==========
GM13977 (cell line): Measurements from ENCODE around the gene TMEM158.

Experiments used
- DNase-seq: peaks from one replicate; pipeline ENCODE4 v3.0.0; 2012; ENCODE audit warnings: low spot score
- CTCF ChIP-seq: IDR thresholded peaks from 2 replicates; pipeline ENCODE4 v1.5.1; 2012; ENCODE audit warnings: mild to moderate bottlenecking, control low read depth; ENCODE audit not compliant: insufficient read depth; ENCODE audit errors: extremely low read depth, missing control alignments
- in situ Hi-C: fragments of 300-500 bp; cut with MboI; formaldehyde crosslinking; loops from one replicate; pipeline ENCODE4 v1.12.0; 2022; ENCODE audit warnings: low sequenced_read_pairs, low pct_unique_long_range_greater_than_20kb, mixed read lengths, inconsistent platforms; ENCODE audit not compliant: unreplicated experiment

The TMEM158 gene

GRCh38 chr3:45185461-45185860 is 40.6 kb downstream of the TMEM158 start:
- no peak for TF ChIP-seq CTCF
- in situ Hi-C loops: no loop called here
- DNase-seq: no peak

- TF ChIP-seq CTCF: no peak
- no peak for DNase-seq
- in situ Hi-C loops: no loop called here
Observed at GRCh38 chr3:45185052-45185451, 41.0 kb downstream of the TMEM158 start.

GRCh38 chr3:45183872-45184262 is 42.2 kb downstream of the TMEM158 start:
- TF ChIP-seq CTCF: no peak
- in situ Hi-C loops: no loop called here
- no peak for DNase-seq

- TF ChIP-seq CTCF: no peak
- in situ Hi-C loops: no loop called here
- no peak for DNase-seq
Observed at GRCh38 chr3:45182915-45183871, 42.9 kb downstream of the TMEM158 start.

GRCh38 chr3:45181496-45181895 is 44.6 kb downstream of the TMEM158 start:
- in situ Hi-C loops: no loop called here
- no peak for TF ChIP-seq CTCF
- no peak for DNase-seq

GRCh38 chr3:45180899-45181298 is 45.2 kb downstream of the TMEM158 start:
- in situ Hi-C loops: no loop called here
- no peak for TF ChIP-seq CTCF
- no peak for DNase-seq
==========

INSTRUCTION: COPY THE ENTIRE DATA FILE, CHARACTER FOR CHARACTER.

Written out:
GM13977 (cell line): Measurements from ENCODE around the gene TMEM158.

Experiments used
- DNase-seq: peaks from one replicate; pipeline ENCODE4 v3.0.0; 2012; ENCODE audit warnings: low spot score
- CTCF ChIP-seq: IDR thresholded peaks from 2 replicates; pipeline ENCODE4 v1.5.1; 2012; ENCODE audit warnings: mild to moderate bottlenecking, control low read depth; ENCODE audit not compliant: insufficient read depth; ENCODE audit errors: extremely low read depth, missing control alignments
- in situ Hi-C: fragments of 300-500 bp; cut with MboI; formaldehyde crosslinking; loops from one replicate; pipeline ENCODE4 v1.12.0; 2022; ENCODE audit warnings: low sequenced_read_pairs, low pct_unique_long_range_greater_than_20kb, mixed read lengths, inconsistent platforms; ENCODE audit not compliant: unreplicated experiment

The TMEM158 gene

GRCh38 chr3:45185461-45185860 is 40.6 kb downstream of the TMEM158 start:
- no peak for TF ChIP-seq CTCF
- in situ Hi-C loops: no loop called here
- DNase-seq: no peak

- TF ChIP-seq CTCF: no peak
- no peak for DNase-seq
- in situ Hi-C loops: no loop called here
Observed at GRCh38 chr3:45185052-45185451, 41.0 kb downstream of the TMEM158 start.

GRCh38 chr3:45183872-45184262 is 42.2 kb downstream of the TMEM158 start:
- TF ChIP-seq CTCF: no peak
- in situ Hi-C loops: no loop called here
- no peak for DNase-seq

- TF ChIP-seq CTCF: no peak
- in situ Hi-C loops: no loop called here
- no peak for DNase-seq
Observed at GRCh38 chr3:45182915-45183871, 42.9 kb downstream of the TMEM158 start.

GRCh38 chr3:45181496-45181895 is 44.6 kb downstream of the TMEM158 start:
- in situ Hi-C loops: no loop called here
- no peak for TF ChIP-seq CTCF
- no peak for DNase-seq

GRCh38 chr3:45180899-45181298 is 45.2 kb downstream of the TMEM158 start:
- in situ Hi-C loops: no loop called here
- no peak for TF ChIP-seq CTCF
- no peak for DNase-seq